September is a month that is known for change. Whether it’s the changing seasons or heading back to school, for many people September represents a time of transition. So, it makes sense that September is also designated as Healthy Aging Month. This annual observance is designed to focus attention on the positive aspects of another kind of transition – growing older.
Of course, health is important at every age. But thanks to advancements in medicine and technology, we are living longer lives, making health even more important as we get older. Fortunately, it’s never too late to make changes that lead to a healthier you. Here are seven tips to help you take control of your health as you age.
1. Move your body
There are many reasons why we tend to slow down as we age. From fear of falling, to weight gain, to aches and pains, it’s easy to become more sedentary in our 50s and beyond. But the truth is that an active lifestyle becomes increasingly more important as we grow older.
Exercise helps to increase metabolism and build muscle mass. It also leads to better immune and digestive functioning, lower blood pressure, and lower risk of diseases like diabetes and heart disease. It also improves flexibility, balance, and coordination, which reduces the risk of falls. It improves sleep, is a mood booster, and even improves brain function! It’s never too late to get your body moving. Start with a brisk daily walk. You might be surprised where it leads!
2. Eat right
As we age, our metabolism slows, and we require fewer calories. But our bodies still need nutrients, which is why it’s important to choose nutritionally dense foods that deliver more nourishment in fewer calories.
Things to consider when eating healthy after age 50 are to choose lean proteins and eat more fruits and vegetables (the more colorful the better) and whole grains. Also, look for foods that are high in fiber and low in sodium. Being careful about what you eat is about more than maintaining a healthy weight. It’s also important for heart and digestive health and overall wellbeing.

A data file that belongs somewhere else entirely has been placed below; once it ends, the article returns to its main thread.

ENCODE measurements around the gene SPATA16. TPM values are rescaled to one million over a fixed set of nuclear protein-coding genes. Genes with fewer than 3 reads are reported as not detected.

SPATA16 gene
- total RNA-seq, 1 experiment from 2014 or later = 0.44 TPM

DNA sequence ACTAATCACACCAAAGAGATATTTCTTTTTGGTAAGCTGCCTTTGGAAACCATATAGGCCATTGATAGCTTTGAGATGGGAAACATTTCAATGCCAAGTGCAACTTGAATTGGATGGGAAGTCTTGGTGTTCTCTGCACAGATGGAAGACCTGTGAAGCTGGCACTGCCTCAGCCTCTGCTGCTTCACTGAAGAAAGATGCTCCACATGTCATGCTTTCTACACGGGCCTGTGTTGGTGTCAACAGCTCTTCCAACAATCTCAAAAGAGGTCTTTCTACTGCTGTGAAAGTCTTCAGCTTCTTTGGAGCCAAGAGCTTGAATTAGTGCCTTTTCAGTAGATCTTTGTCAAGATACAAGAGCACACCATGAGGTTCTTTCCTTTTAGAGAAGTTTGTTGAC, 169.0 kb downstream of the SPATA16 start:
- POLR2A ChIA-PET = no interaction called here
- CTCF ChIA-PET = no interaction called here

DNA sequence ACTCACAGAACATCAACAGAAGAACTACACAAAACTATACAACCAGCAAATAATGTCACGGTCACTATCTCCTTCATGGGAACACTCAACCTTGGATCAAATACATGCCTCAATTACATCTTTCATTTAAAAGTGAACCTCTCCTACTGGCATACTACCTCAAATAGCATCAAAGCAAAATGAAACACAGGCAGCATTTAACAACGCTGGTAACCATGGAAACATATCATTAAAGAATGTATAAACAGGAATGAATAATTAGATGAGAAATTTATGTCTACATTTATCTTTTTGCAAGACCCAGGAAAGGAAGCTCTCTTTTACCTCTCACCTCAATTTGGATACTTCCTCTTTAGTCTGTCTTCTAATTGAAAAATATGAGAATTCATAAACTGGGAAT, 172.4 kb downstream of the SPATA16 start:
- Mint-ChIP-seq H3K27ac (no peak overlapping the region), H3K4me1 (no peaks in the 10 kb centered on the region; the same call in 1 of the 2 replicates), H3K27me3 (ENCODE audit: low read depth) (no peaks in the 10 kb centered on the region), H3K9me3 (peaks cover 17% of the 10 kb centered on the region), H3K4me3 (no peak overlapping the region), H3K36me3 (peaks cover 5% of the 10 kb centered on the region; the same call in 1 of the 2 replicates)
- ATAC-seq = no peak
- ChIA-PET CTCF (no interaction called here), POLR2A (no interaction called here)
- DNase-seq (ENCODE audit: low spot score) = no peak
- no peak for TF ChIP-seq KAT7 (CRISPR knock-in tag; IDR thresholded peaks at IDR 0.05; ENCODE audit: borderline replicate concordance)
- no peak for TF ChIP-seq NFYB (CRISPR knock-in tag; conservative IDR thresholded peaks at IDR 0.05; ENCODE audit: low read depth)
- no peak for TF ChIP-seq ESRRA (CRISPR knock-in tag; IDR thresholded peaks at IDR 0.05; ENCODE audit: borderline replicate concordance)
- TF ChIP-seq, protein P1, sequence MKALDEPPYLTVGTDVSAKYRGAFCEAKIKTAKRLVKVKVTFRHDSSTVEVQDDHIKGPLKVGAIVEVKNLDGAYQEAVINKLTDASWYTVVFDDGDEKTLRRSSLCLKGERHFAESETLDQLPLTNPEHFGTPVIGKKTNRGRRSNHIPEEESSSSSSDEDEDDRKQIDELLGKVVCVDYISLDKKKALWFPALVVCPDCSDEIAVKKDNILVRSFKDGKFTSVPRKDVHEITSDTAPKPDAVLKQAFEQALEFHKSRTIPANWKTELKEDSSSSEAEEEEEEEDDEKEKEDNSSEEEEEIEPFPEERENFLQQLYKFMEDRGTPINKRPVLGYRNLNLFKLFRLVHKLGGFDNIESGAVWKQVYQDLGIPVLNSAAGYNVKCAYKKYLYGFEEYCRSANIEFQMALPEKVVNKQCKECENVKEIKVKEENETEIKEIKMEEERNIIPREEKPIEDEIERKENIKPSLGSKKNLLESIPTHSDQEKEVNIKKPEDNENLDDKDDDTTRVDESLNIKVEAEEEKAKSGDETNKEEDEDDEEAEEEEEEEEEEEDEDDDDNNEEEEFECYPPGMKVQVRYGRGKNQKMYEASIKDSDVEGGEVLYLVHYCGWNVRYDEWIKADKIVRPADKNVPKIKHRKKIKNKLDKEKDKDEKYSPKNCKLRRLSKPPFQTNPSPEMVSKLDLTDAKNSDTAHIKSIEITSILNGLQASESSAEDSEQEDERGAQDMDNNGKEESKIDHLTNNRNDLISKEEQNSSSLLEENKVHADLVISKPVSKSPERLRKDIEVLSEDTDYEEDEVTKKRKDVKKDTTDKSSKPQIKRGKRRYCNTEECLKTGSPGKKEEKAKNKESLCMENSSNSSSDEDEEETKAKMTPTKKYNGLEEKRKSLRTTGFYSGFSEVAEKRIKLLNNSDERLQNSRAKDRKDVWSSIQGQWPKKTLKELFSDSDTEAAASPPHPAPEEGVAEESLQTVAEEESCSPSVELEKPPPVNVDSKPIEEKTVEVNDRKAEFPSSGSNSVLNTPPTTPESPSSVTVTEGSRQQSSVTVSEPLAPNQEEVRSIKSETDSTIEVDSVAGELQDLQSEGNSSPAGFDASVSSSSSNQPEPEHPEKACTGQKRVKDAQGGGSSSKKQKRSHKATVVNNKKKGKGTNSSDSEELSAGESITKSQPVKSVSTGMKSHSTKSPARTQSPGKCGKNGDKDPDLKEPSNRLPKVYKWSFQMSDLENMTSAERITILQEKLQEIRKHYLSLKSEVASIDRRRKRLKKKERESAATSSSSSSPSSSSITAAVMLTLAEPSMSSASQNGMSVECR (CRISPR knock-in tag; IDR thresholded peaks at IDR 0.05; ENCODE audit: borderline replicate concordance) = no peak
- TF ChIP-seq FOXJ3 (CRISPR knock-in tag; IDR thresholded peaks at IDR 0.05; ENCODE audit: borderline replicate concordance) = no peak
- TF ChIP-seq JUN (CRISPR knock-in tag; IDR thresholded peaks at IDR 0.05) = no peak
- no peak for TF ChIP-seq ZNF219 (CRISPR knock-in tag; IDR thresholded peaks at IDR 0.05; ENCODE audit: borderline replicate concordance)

3. Keep balanced
Balance begins to decline progressively unless you take steps to prevent it. Fortunately, working on your balance as you age can pay off big in the long run. In the same way that cardiovascular exercise strengthens the heart, exercises that improve balance can prevent a serious fall. Considering that 3 million older adults are treated in the ER for a fall injury every year, improving and maintaining balance as you age is definitely worth doing.
Exercises like yoga or Tai Chi improve agility, flexibility, and balance. But there are also simple balance exercises you can do at home. Try standing on one foot for ten seconds and then switching to the other or walking across the floor as though you are walking on a balance beam, heel to toe.
4. Get Social
It’s no surprise that social connectedness is important to healthy aging. Studies show that people with close relationships not only live longer but live better. They have a more positive outlook on life and experience less depression. It can be hard to maintain social connections over time so it’s important to put yourself out there and try new activities. Volunteering, taking a class, or joining a community center are great ways to meet new people.
5. Stay Positive
Keeping an optimistic outlook can help you enjoy your life more fully. Research shows that a mental attitude of positivity can increase longevity and provide health benefits such as a boosted immune system and lower blood pressure. Focus on the good things in life, no matter how small. You might be surprised at how a small shift can change your whole attitude.
6. See Your Doctor
It might seem minor to miss an annual checkup here and there, but skipping even one could mean missing the early signs of certain health issues. As you age it becomes more important to get regular preventative health assessments. Early detection is important when it comes to discovering and managing disease. If you haven’t seen your doctor in a year or longer, pick up the phone and make an appointment today.
7. Don’t Neglect Your Eyes
When scheduling your annual checkup, don’t forget about your eyes! An eye exam goes well beyond checking your current glasses prescription. In fact, certain eye conditions, such as cataracts, become more common after age 50 and finding them early is important. A cataract can only be diagnosed with an eye exam by a qualified eye doctor. See here for tips on what to ask your doctor about cataracts.
Even the smallest change that aims to improve your body, mind, or spirit can help to make the aging process more enjoyable. This Healthy Aging Month, what steps will you take?
References and more information on healthy aging: